Happy birthday, Isaac!



Wednesday, January 10, 2018

Charles Porter, Senior bass

The morning began with a full English breakfast; something unsurprisingly better than the continental breakfasts around the US. I was the first one to breakfast, as has become my tradition on this trip, and I informed the room list attendant that today we’d be leaving an hour earlier than the previous day. He, in turn, immediately told the staff to start making all the items we ate most the morning prior. As somebody who works in the food service industry, the slight panic in his eyes hit a little too close to home, and I couldn’t help but feel a tinge of panic in empathy. Neverless, we all ate our fill and piled onto the coach, which started up at 8:00am with the familiar, mildly uncomfortable flutter of lights that accompanies the turnover of the engine. With that, we were off for Ely.
As soon as we were out of the city we were engulfed in a thick fog. Unfortunately, so were all the other vehicles driving that morning. Our bus driver, Paul, decided a route through the countryside would be more beneficial than the stagnant highway, since there were lengthy delays on England’s equivalent of a freeway/interstate. I found it worthwhile, though, as the drive provided a beautiful views of the English landscape.
The fog also made the cathedral difficult to see from a distance as we arrived three hours later, so, as we pulled up, the monumental structure suddenly became clear. As we walked in, my immediate infatuation was affirmed. Paintings sprawled the towering ceiling and Norman arches. The shifts in architectural styles throughout the cathedral was apparent well before the tour guide explained them to us. The structure, which was originally built by command of William the Conqueror in the 11th century, suffered massive structural damage when the original tour collapsed  on February 13th, 1322 (which, according to dayoftheweek.org, was in fact a Friday). The architecture of the new tower is considered Gothic due to several features including the insanely tall columns and the pointed top on the tower.
The tower, which is shaped like an octagon, was made of wood instead of stone, but was painted to look like stone. After the concert, a group of students climbed up and were able to observe this, as well as the cathedral floor from all the way up top. I saw it on a Snapchat story, and it was terrifying and wonderful even through the phone.
The cathedral had several beautiful features, but my favorite was the Lady Chapel, where we performed.  The space was set off from the rest of the cathedral by a small walkway, but it was enough to prevent any ambient sound from finding its way in. As a result, the space was incredibly silent, something I found almost uncomfortable as a person constantly surrounded by sound (generally my own voice).
The windows in the chapel were all clear (the stained glass was all smashed during the Reformation) so the room was much brighter that any other part of the cathedral, a juxtaposition that lent itself to further separating the space from the rest of the building. Lastly, the walls were covered in intricate carvings of Mary’s life (mother Mary being the lady of the Lady Chapel.  In the Middle Ages every cathedral had a Lady Chapel.  Ely’s just happens to be of tremendous size and acoustical perfection.). All these factors created an atmosphere I’ve truly never experienced before, and as my half of the choir sang informally for our tour guide, feelings of awe and reverence swept over me. It was one of the few times in my life that I believe I’ve truly found peace.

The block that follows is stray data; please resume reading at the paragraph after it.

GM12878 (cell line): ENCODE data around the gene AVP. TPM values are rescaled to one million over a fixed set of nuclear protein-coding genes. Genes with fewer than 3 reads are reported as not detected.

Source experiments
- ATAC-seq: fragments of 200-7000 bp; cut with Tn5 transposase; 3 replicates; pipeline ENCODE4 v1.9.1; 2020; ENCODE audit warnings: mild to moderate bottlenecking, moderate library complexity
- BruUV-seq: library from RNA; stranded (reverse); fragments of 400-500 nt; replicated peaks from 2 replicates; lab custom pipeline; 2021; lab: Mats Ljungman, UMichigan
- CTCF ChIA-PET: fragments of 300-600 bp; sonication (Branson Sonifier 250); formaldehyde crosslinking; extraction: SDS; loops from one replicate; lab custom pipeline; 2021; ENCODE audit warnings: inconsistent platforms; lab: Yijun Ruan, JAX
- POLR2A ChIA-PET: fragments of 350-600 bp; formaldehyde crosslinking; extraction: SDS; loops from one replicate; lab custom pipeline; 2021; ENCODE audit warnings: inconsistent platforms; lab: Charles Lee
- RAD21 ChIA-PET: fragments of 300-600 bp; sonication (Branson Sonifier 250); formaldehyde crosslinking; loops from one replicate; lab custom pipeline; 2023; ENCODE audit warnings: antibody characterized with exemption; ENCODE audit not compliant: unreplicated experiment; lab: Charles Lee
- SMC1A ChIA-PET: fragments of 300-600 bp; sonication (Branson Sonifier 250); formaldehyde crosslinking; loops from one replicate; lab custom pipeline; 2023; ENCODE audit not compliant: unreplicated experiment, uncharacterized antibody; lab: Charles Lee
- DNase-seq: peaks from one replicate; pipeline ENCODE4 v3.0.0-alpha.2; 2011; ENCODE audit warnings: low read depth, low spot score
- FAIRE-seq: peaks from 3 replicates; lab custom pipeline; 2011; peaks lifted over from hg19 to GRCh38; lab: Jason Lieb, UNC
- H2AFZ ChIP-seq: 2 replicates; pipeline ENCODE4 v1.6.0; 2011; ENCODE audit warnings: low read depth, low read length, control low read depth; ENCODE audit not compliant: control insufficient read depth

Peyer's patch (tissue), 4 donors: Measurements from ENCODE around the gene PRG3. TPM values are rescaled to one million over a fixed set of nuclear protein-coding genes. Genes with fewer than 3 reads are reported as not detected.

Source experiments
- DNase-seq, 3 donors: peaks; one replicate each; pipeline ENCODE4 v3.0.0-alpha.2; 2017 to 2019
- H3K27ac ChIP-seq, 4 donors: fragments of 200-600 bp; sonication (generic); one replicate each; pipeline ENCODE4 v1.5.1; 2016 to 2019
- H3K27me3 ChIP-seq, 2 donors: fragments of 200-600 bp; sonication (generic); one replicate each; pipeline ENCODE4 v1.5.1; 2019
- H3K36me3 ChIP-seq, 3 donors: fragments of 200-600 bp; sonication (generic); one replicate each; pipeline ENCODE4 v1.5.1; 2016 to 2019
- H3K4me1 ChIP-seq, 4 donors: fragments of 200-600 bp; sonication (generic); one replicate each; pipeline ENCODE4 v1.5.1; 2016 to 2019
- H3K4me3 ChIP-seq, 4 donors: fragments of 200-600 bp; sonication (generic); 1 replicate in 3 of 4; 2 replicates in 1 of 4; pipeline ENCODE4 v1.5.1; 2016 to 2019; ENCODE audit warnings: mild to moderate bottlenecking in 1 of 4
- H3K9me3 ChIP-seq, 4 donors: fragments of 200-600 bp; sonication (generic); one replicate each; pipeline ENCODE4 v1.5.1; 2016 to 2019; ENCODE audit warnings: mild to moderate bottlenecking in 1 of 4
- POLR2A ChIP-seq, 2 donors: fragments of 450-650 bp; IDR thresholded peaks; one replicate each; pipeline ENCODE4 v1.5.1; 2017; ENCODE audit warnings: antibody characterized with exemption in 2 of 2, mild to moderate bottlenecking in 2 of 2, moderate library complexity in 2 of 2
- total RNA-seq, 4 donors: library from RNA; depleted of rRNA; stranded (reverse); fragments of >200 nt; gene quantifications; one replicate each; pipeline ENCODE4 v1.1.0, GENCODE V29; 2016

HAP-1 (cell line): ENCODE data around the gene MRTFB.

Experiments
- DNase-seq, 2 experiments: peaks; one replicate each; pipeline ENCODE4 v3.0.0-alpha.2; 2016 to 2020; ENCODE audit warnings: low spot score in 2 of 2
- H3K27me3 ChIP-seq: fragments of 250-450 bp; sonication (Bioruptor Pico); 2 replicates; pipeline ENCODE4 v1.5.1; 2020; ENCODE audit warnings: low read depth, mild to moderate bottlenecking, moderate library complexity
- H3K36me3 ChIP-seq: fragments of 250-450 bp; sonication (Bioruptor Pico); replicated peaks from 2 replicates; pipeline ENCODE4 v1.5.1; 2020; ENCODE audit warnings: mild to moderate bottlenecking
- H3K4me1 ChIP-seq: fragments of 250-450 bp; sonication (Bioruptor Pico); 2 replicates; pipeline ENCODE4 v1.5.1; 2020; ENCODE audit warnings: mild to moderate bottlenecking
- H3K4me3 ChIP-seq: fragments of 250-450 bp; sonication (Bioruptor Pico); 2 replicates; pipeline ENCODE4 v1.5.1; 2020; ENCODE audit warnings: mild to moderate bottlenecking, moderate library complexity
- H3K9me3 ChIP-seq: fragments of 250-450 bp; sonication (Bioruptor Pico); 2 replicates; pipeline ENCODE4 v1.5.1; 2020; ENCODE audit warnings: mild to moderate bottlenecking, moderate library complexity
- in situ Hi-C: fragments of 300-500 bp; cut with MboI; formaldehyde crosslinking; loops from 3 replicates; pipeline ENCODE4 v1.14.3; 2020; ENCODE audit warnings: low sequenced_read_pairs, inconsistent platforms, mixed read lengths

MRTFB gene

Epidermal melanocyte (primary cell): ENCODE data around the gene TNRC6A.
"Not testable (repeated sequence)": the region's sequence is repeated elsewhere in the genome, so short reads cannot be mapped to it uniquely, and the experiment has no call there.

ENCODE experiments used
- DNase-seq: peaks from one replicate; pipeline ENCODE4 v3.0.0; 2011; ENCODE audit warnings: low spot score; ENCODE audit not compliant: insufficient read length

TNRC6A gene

Following our tour of the cathedral, we had a brief rehearsal, changed quickly to formalwear, and positioned ourselves for the concert.  The room was a pleasure to sing in, and it was obvious everybody felt that way. The sound hung in the air for several seconds, which was incredibly impactful. The choir was immediately engaged in the performance, and the audience engaged right back. Several jaws dropped throughout the concert, and several teary faces joined them. The most satisfying thing for me was how Dr. ABC took more time than usual during rests after chords to let them bounce around in the hall, allowing us all to bath in our own, beautiful sound.
 After the concert, the people were delighted, and the man I talked to described it as “brilliant.” Funny enough, every audience member I’ve talked to along our journey has described us in the same way. It feels incredible to be a member of a brilliant choir.
After the concert, some students went on the tour to the octagonal tower, and I went with the rest to grab food. My food squad stopped by the pub right outside the cathedral for a “Pie and a Pint,” the convenient Wednesday special of the place. We were told before arriving in England that pub food has drastically increased in quality lately, and that fact is extremely obvious. Also, though it may be me being silly, the Guinness here definitely tastes better. Lunch was followed by a bus drive to Cambridge where we are currently staying, and where I’m currently typing this.
Before dinner we had some free time to explore. Instead, I utilized the hotel gym for some much appreciated alone time. We all love each other, but none of us want to be around one another constantly, otherwise we tend to get a little grumpy! Dinner was served in the Marco Pierre White restaurant attached to the hotel. The food was astounding, as it has been all tour.
Now we’re off to do what we’d like, except for me of course… I had some tour homework to finish since I’m the blogger of the day.  Tomorrow we tour Cambridge and have some free time, but I’m sure you’ll read about it then.